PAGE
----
Every day seems to bring grim news for the climate justice movement. The Amazon rainforest is on fire. So is Australia. President Trump denies science, weakens environmental regulations and protections, and says he won’t jeopardize U.S. wealth on “dreams.” Our oceans are suffering from coral reef bleaching, acidification, and massive amounts of plastic debris.
It’s easy to feel discouraged and that we can’t really make a difference. But it’s times like this when hope must be part of our movement. I have two small children, and even on my worst day when I feel like giving up, I know that I have to keep fighting for their future, and the future of vulnerable people all over the world who will be heavily impacted by the climate crisis.
There is hope. Recent research has shown that when 3.5% of a population becomes actively involved with a cause through civil disobedience and non-violent protests, change follows. This research has inspired many of the new leaders of the climate justice movement, including the Extinction Rebellion and the Sunrise Movement.
To give us all a boost, we asked MN350 staff and volunteers about what gives them hope and what inspires them to keep striving for a cleaner, more equitable future.
Chelsea DeArmond, founder of St. Paul 350, gets hope from her connecting with her neighbors. As she says, “The climate crisis is bringing us together across generations, cultures, and life experiences to face our energy challenges with imagination and courage.” As part of the St. Paul 350 team, she’s inspired by the team’s ability to become strong grassroots advocates with city leadership, the local utility, and St. Paul communities. This past year they engaged with leaders to provide input on the development of St. Paul’s Climate Action and Resilience Plan, which will include bold goals to reduce transportation and emissions.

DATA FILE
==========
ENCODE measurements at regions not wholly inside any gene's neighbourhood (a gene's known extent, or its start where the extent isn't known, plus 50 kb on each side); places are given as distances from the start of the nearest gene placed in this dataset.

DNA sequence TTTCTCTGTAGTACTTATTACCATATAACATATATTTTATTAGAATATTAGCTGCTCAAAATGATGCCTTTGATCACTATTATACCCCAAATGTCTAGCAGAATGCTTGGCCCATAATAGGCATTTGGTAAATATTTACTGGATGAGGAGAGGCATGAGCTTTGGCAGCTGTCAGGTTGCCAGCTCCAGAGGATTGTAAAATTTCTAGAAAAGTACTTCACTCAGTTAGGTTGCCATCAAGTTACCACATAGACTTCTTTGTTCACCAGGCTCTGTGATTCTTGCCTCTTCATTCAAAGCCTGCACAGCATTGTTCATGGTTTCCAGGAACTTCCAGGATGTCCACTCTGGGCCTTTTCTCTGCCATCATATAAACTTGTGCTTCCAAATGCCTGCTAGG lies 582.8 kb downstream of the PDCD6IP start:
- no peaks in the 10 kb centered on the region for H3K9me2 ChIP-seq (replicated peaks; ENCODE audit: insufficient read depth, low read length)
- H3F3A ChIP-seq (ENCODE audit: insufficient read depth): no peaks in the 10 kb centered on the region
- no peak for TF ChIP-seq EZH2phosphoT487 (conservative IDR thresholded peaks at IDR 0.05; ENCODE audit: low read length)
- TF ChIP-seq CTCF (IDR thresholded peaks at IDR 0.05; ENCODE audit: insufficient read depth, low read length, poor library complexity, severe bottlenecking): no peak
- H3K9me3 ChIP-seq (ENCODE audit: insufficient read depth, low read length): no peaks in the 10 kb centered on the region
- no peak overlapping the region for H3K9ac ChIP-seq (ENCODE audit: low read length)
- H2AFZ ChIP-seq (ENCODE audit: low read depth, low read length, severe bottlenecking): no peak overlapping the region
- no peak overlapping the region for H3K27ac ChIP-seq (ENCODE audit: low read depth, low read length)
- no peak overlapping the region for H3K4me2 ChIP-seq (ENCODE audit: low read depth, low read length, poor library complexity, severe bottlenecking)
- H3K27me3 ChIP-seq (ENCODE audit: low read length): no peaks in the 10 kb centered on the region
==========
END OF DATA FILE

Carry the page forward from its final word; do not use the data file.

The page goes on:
Kevin Whelan, former executive director of MN350, is inspired by the rise of the climate crisis as a voter issue across the United States, which is a sea change since the last election. We can see this change in the recent climate town hall from CNN and the voices of voters asking tough questions on the campaign trail. Kevin is also inspired by the youth climate strike movement, which brought all of us together in September for massive collective action.
Kevin is also proud of the work from MN350’s campaign teams. He says he’s proud to know “such thoughtful, hardworking people who do all that is asked of them and then think of several more things to do.”
Ulla Nilsen, engagement director for MN350, also sees hope in the youth climate strikes as well as the teacher strikes in red states like Arizona, Oklahoma, and West Virginia. For her work with MN350, Ulla is proud of the 100% house parties and the volunteer-led welcome events.
What gives you hope? Let us know on our Facebook page.
Laura Zilverberg is a public relations professional, volunteer with MN350.org, and mother of two. She used to be an avid runner and plans to be again once her kids sleep through the night. She enjoys reading and channeling her dread about climate change into baked goods, gardening, and blog posts.